n. A conservative voter who supports Democratic candidate Barack Obama in the 2008 United States presidential election.
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Why could there be an Obama blowout? One reason is the Obamacons, conservatives who support Mr. Obama. Some, such as columnist Andrew Sullivan, are attracted by Mr. Obama's message of hope and his potential ability to reshape America's image before the world.
—John Ibbitson, “Four months out, the smart money is on Obama to win,” The Globe and Mail, July 02, 2008
There have been a few celebrated cases of conservatives endorsing Obama, like the blogger Andrew Sullivan and the legal scholar Douglas Kmiec. But you probably have not have heard of many of the Obamacons—and neither has the Obama campaign. When I checked with it to ask for a list of prominent conservative supporters, the campaign seemed genuinely unaware that such supporters even existed. But those of us on the right who pay attention to think tanks, blogs, and little magazines have watched Obama compile a coterie drawn from the movement's most stalwart and impressive thinkers. It's a group that will no doubt grow even larger in the coming months.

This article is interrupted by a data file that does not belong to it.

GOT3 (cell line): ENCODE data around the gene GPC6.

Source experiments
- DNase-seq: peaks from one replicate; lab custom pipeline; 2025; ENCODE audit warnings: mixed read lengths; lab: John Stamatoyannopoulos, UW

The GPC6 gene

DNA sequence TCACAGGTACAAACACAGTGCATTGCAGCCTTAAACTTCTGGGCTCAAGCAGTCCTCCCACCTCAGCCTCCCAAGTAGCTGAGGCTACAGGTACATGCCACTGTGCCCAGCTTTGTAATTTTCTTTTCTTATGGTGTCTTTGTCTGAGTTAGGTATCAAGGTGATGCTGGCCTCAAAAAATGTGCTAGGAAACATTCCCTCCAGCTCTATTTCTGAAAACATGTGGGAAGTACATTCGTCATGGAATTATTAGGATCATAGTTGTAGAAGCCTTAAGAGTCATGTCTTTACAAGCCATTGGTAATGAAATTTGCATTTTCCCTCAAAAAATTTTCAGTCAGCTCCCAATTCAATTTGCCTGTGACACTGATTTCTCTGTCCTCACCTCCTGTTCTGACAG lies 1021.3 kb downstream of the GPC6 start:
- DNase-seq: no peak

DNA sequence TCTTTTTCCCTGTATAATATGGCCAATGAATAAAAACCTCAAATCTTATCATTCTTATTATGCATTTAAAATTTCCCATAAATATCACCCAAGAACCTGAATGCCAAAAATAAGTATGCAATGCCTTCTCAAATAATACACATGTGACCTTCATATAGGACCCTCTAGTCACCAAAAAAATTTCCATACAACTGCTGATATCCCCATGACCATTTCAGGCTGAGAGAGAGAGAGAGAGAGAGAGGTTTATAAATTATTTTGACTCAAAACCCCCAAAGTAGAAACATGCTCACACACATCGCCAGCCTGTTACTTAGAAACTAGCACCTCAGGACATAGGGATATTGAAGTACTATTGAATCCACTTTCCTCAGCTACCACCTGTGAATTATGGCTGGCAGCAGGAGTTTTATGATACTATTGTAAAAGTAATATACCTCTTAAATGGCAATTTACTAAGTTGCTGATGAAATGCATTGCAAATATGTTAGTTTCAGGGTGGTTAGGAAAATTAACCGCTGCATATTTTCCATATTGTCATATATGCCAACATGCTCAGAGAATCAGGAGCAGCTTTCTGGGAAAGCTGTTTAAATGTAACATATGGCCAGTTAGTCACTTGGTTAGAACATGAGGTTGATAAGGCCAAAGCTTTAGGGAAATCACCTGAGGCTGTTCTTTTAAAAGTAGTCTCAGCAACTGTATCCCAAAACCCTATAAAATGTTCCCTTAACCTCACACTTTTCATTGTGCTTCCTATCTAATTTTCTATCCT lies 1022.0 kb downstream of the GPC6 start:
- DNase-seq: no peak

The largest group of Obamacons hail from the libertarian wing of the movement. And it's not just Andrew Sullivan. Milton and Rose Friedman's son, David, is signed up with the cause on the grounds that he sees Obama as the better vessel for his father's cause.
—Bruce Bartlett, “Mr. Right?,” The New Republic, June 25, 2008
2008 (earliest)
On the Tory side, the energy and excitement being generated by the Democratic race may even put fresh strains on relations between British Tories and US Republicans, which have traditionally been sister parties.

Esther McVey, the party's candidate for Wirral West, can claim to have met the black Democratic presidential candidate. A cheerleader for the new "Obamacons", she has written breathlessly of a lunch with the Senator last May and has posted a picture of them together on her blog.
—Frances Elliott, “Tories and Labour both hope for a sprinkling of Obama's stardust,” The Times (London), January 12, 2008
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